The recovery from this procedure was even harder than the first. My Dad's leg was basically useless and I once again returned to caring for him. After a few months and some physical therapy he was able to walk with a cane and eventually return to work again part time, though he was in constant pain.

A scan in early August revealed that the cancer had finally made it's way past his leg and spread throughout his body. It is in his bones, on his spine and on (but not in) his lung and some intestines. His leg was also once again full of tumors. Interleukin 2 (IL-2) was the next course of treatment. This is a very difficult procedure which requires a one week stay in the ICU followed by a week off then one more week in. It's extremely hard on many people with some very nasty side effects but Dad fought it like a champ. A follow up scan a few weeks later sadly showed no shrinkage of existing tumors and additional new growth.

We are now onto the next batch of treatments which include a couple rounds of chemo to try to shrink tumors and provide pain relief followed by a 12 week clinical trial. Unfortunately Dad is in a lot of pain due to the size and location of the tumors and also cannot use his leg again. He is no longer able to work and his employer has realized they cannot wait for him to return. This means he will also lose his health insurance, though even with it, many procedures and out of state travel are not covered.

I am caring for him daily again so that my mom can continue to work and am immensely lucky that I have the ability to, though over the past year and half it has taken a financial toll on me as well. I can still get some work done, but barely half what I would otherwise. Thus the reason I have yet to reopen my shop.

My parents home has also been robbed three times now since my Dad's diagnosis and because of this, and my Dad's condition, my parents will be moving into my house after Thanksgiving. This will certainly be an adjustment for everyone that will have its up and downs but at least I know they will be safe, have less financial burden and I can more easily care for my Dad.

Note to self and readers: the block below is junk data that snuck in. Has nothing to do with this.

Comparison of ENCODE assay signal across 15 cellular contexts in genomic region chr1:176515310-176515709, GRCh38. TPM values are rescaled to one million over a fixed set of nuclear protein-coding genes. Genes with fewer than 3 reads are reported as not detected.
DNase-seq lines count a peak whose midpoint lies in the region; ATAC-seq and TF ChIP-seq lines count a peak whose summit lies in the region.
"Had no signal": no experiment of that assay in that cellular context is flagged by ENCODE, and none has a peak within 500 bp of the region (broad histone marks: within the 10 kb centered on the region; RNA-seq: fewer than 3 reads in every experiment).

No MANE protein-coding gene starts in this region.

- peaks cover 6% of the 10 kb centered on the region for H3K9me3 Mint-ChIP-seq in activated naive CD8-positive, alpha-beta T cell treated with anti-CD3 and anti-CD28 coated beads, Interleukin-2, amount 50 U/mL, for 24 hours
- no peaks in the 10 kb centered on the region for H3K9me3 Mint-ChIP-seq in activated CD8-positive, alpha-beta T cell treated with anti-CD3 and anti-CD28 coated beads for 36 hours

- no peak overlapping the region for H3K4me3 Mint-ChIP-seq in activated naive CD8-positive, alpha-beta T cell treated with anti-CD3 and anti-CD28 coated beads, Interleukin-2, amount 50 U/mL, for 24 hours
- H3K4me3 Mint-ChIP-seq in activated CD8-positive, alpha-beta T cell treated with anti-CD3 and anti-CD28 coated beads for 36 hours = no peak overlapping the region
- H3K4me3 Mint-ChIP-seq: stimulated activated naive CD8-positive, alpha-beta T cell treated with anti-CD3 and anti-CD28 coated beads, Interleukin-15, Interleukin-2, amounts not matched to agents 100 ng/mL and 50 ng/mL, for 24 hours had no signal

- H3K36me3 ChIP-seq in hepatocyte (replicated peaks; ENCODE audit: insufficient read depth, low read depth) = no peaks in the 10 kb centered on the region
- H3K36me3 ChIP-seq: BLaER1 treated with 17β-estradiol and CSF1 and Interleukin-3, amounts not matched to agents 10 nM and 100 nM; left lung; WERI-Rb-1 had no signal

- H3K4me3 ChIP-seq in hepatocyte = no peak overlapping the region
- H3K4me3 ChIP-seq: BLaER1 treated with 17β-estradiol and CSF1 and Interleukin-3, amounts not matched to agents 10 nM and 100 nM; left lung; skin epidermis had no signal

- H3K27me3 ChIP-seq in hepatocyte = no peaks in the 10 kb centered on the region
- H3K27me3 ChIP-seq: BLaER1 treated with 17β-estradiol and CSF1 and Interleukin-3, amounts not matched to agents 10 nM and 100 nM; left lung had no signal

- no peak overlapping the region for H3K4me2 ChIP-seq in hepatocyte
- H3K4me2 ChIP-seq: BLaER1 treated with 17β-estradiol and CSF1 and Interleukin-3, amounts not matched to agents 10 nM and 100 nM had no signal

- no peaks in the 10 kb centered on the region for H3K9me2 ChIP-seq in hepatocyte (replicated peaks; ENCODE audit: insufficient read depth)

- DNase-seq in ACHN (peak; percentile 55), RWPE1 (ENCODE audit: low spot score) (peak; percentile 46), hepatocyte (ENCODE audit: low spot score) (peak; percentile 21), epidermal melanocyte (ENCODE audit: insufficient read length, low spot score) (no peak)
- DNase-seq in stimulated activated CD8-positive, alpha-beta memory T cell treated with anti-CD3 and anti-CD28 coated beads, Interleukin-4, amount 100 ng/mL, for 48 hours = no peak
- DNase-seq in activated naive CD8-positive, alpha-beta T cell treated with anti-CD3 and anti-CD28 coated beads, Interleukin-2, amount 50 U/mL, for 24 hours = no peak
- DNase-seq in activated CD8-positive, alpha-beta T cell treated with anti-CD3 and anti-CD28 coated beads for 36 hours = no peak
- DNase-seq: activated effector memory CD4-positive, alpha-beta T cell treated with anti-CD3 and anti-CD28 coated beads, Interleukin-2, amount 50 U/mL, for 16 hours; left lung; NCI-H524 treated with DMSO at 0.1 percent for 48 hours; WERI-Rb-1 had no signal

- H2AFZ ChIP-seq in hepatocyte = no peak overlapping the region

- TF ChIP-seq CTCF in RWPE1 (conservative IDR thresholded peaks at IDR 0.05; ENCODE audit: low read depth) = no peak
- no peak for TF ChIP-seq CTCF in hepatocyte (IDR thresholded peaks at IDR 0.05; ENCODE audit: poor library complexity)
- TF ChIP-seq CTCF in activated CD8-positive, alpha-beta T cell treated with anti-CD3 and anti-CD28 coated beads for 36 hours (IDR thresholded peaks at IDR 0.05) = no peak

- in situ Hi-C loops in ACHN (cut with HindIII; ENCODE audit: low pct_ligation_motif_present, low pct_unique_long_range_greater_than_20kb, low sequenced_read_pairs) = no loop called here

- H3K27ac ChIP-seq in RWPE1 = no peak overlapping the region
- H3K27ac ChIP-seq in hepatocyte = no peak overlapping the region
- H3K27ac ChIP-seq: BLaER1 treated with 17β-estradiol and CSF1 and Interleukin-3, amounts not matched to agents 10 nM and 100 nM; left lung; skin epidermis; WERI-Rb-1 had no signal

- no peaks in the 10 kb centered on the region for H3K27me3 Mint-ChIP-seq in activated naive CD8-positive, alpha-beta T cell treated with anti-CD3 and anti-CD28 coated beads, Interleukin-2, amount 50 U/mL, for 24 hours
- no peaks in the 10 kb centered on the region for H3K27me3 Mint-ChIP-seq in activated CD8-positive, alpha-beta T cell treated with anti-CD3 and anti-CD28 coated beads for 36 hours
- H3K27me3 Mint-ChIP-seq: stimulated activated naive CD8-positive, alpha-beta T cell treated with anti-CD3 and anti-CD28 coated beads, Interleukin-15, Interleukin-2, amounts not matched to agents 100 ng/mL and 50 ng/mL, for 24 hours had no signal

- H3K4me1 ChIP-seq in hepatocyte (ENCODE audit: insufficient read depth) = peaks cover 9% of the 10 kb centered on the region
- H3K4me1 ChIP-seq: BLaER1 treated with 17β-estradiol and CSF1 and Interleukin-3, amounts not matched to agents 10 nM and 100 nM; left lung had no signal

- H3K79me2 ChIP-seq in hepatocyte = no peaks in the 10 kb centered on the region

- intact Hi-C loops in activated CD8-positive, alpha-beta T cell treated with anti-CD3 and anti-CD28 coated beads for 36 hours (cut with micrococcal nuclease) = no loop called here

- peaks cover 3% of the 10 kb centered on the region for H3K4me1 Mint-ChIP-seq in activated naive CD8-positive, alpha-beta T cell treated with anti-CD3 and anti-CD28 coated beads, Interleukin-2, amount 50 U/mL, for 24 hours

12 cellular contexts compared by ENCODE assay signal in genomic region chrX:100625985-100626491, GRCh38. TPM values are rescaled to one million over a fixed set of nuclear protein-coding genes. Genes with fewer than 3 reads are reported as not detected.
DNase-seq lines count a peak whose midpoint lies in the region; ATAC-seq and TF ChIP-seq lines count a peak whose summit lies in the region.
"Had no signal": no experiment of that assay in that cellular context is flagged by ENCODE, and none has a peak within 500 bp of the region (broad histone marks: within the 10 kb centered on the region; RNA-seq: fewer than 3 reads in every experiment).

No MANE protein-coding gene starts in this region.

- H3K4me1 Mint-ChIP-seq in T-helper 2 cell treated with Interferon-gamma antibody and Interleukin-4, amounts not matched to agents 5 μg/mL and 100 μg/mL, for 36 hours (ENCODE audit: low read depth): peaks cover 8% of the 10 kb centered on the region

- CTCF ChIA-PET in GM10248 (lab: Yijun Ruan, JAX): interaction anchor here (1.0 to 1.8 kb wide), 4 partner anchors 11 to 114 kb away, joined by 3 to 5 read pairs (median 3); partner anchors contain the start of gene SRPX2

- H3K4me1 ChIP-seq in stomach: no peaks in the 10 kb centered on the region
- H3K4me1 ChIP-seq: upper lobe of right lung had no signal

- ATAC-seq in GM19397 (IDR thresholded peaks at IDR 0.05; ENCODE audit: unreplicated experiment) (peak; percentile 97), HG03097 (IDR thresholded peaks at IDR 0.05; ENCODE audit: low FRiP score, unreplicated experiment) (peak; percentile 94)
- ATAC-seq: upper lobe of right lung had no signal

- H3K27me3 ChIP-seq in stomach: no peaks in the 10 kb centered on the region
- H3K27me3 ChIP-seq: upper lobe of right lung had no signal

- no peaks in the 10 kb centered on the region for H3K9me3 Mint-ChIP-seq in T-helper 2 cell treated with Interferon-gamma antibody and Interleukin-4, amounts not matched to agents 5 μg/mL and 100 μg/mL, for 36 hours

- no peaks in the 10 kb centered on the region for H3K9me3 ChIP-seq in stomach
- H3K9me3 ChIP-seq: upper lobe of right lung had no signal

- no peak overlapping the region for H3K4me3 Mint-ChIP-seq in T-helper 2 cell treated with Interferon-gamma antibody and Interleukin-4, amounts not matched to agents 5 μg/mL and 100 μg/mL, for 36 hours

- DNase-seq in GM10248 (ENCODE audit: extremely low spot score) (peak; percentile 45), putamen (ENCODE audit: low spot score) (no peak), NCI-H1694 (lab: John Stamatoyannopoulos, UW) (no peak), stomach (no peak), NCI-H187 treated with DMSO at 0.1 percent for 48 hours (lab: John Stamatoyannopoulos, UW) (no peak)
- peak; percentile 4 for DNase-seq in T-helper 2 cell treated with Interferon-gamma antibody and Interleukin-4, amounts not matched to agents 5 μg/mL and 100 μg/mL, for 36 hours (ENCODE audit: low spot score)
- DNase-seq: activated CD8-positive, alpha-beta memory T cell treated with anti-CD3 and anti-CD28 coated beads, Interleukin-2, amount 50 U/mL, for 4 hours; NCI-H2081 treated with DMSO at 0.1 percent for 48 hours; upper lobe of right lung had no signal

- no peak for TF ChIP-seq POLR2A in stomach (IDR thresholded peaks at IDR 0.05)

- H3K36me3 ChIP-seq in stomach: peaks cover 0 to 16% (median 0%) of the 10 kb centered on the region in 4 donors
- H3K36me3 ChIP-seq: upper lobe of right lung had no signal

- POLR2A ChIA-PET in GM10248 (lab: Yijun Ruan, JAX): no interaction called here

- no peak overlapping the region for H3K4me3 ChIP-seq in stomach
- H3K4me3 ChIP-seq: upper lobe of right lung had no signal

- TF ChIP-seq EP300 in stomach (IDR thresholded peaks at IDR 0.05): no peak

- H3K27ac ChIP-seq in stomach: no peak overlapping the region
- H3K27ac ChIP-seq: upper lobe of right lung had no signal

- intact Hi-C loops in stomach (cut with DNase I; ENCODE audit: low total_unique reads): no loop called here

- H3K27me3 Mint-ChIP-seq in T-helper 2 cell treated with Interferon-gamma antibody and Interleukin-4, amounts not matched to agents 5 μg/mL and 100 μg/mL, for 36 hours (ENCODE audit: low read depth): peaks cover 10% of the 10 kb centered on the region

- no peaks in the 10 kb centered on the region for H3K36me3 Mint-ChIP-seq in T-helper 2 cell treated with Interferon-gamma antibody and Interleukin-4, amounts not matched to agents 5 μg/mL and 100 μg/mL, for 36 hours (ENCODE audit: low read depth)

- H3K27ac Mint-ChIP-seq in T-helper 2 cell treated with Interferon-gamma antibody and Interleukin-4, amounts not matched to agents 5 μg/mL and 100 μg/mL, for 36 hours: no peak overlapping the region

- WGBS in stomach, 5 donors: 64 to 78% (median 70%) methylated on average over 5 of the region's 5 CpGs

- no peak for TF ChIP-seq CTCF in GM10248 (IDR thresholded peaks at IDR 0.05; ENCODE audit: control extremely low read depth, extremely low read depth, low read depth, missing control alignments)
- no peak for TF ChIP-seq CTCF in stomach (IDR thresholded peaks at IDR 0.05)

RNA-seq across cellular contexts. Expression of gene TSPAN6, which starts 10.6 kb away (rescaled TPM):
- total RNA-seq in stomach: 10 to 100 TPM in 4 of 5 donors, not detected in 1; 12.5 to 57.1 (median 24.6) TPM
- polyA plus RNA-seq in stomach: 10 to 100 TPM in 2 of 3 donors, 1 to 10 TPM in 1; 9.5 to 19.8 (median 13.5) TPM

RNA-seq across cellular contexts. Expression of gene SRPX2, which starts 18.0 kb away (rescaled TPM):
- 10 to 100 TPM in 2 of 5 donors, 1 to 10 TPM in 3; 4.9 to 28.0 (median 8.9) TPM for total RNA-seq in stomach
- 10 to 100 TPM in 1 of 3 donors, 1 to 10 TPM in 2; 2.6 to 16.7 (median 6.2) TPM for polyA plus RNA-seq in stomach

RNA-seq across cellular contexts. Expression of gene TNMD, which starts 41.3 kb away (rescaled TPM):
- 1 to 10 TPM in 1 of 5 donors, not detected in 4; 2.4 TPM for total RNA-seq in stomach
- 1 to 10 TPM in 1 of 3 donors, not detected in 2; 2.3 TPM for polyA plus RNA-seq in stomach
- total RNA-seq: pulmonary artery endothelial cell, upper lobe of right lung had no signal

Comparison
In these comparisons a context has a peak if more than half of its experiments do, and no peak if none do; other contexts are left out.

What will the future hold? I haven't a clue. As hard as most days are, I haven't given up hope for my Dads recovery. I can't. And neither has he. We'll fight to the end and hopefully look back on this time and laugh… or something.

Update: The official site for the event is now up if you are local and would like to attend or if you would like to make a monetary donation:

Tuesday, November 16, 2010

Breaking Through to the Other Side

It's been two years and seven months since I "quit my day job" to pursue my art full-time. As frightening as this was then, I've never once questioned my decision and I've never once looked back. I have enjoyed sharing the trials and tribulations of my adventure and hearing how it has inspired others to do the same, so when artist extraordinaire Greg Spalenka (partner in crime to the lovely Roxana Villa) asked me to be a part of his latest collaborative blogging project, I jumped at the opportunity.

The theme of today's event is Breaking Through to the Other Side, with myself and five others answering the question: What inspired you to create a career outside the confines of the corporate world?

Below is my story, and at the end of the post you'll find links to five other inspirational adventures.

Having chosen Graphic Design as my career path, I always felt lucky to have been able to turn a 'hobby' into a job. I truly loved it and still do today. So for me, deciding to break free from the corporate confines wasn't about not loving what I doing, but about not loving who I was doing it for. I'm sure both of those things ring true for almost everyone reading this. It's one thing to love your job and it's another to love your boss, co-workers and clients. It seems the two rarely meet.

When I quit my day job, I wasn't planning on a career change. I left to pursue graphic design on my own, as so many designers long for and plenty eventually do. I spent most of my 11-year professional career dreaming of the possibility, about 5 years half-assedly planning for it and the last 2 hard-core preparing for it. I had dreams and I had plans, but I spent the majority of my time being too scared to act on them. It's really easy to get comfortable, even if you're unhappy. The stability of a full-time job, a weekly paycheck and health insurance more than makes up for misery in many cases, especially the older we get.